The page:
Skip to content

AARP Members Enjoy Exclusive Discounts on Travel, Dining and More. Join Today

 

Don't Look Into This 'Looking Glass'

Disney's live-action update reflects badly on just about everyone

Rating: PG

Run time: 1 hour 53 minutes

Stars: Helena Bonham Carter, Johnny Depp, Anne Hathaway, Mia Wasikowska

Director: James Bobin

Somebody get a hammer — this mirror needs a good whacking.

Against a backdrop that looks like Thomas Kinkade had thrown up on his canvas, the figures in Alice Through the Looking Glass — based on characters created by Lewis Carroll, but as close to the author as Beetle Bailey is to Stephen Crane — gambol about in 3-D hell, leaping across chasms, flying through space and clambering around inside computer-generated landscapes.

Before you object, "But it's a kids movie!," let the record show that any child who subjects a parent to this noisy, calamitous junk pile of a film should be written out of the will.


It's hard to know who's to blame. Director James Bobin did a nice job on Muppets Most Wanted, while screenwriter Linda Woolverton gets a lifetime pass for having penned the magical script for Disney's animated Beauty and the Beast. And the cast — what we can see of them through multiple layers of computer morphing — is fine, though Johnny Depp's Mad Hatter seems less mad than perpetually vexed. Maybe the culprit is money, as in entirely too much of the stuff: A stripped-down version of this film would have been far less visually and aurally obnoxious.

Let's try to summarize the story, shall we? Alice, all grown up after her first Wonderland adventure, is now a sea captain who specializes in outrunning pirates. In London, a mean, male-chauvinist businessman tries to steal her ship; visiting his home to voice her objections, Alice follows a butterfly (voiced by the late Alan Rickman) through a mirror — and back into Wonderland, where Alice finds all her old friends moping about because a fire-breathing dragon has killed the Mad Hatter's family. Alice resolves to save the Hatter's family by traveling back in time to warn them. But to do that, she must first steal a certain metal ball from Time himself (Sacha Baron Cohen, better known as the ridiculous Ali G).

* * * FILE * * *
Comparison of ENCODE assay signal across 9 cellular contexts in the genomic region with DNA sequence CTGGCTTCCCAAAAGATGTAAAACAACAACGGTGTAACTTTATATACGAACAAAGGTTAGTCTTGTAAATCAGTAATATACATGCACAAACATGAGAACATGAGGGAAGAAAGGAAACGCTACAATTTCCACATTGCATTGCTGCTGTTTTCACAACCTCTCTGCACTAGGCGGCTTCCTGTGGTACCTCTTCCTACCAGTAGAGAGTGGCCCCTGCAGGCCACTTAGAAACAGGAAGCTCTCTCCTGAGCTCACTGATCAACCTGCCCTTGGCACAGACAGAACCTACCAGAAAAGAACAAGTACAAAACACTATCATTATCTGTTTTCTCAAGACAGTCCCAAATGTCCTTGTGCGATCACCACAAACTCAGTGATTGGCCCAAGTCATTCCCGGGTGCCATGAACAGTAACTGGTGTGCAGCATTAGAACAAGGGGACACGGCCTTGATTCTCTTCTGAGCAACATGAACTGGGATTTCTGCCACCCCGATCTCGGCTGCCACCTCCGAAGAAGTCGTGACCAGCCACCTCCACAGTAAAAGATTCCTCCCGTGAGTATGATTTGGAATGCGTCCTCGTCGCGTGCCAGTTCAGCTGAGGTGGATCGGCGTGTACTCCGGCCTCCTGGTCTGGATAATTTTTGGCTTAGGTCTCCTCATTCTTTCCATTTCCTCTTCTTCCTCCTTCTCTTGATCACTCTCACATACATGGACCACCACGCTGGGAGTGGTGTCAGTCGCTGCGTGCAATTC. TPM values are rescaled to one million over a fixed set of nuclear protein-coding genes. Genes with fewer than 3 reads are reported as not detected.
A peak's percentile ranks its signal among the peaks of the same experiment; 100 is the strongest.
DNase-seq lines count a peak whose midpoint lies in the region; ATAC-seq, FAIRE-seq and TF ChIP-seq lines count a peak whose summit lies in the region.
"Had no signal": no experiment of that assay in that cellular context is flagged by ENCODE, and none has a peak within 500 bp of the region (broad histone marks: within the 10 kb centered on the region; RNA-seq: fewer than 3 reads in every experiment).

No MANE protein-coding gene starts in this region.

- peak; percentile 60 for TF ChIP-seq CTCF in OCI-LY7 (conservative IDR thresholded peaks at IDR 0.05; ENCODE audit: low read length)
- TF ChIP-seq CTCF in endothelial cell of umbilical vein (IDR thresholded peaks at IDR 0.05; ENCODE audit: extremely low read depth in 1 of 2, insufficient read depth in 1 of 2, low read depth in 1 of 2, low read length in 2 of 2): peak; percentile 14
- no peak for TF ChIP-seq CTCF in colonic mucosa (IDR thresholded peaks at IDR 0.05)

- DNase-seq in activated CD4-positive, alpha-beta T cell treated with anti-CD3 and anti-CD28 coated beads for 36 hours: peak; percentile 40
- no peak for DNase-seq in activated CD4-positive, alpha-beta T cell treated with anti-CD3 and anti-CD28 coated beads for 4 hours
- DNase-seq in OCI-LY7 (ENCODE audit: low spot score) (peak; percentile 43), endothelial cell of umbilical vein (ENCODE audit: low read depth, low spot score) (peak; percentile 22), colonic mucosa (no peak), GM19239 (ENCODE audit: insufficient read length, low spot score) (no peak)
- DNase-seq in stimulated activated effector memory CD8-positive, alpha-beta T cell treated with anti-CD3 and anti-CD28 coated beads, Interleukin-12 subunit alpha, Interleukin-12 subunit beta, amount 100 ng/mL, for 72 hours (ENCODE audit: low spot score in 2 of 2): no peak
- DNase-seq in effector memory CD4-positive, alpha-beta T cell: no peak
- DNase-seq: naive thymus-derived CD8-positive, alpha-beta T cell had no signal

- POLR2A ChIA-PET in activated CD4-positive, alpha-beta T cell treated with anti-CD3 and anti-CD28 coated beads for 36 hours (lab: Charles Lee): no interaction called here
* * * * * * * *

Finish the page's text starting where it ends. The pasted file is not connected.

Johnny Depp and Mia Wasikowska in 'Alice In Wonderland: Through The Looking Glass'

Peter Mountain/Disney

Johnny Depp and Mia Wasikowska in "Alice In Wonderland: Through The Looking Glass"

Nah. I give up. In fact let's just stop there, about 20 minutes into the movie. As overstuffed as Looking Glass is with dizzying special effects, that's nothing compared to the dump truck full of backstory we're fed about the characters:

Here's why the Mad Hatter is mad.

This is why the Red Queen's head is shaped like a heart.

See how the Cheshire Cat practiced disappearing as a kitten?


Lewis Carroll's original Alice stories unfolded like a dream. You never get TMI in a dream: People pop in and out unannounced; props materialize without reason; nature contorts itself without warning. Every event is randomly dictated by the firing of synapses in the dreamer's cerebral cortex.

Carroll's original menagerie of characters had no backstories. The Cheshire Cat just smiled; the Red Queen was simply blustery; and the Mad Hatter was, well, merely mad.

But in this latter-day version of Wonderland, if the Mad Hatter were to ask Alice, "Why is a raven like a writing-desk?," instead of answering "I haven't the slightest idea," he would explain that as a young chick the raven dreamed of being a great author, but his overbearing father crushed those aspirations, insisting that the job of a raven is to sit atop a tree and caw, and nothing more. But Young Master Raven, the Mad Hatter would continue, was as plucky as he was talented: He therefore secretly followed that dream, hiding under the covers at night and furtively scribbling poetry on scraps of paper held tightly to his chest. And that is why a raven is like a writing-desk.

Wait. I think I just wrote the elevator pitch for Alice III. Off with my head!

Bill Newcott is a writer, editor and movie critic for AARP Media.


Join the Discussion

0 | Add Yours

Please leave your comment below.

You must be logged in to leave a comment.

Next Article

Read This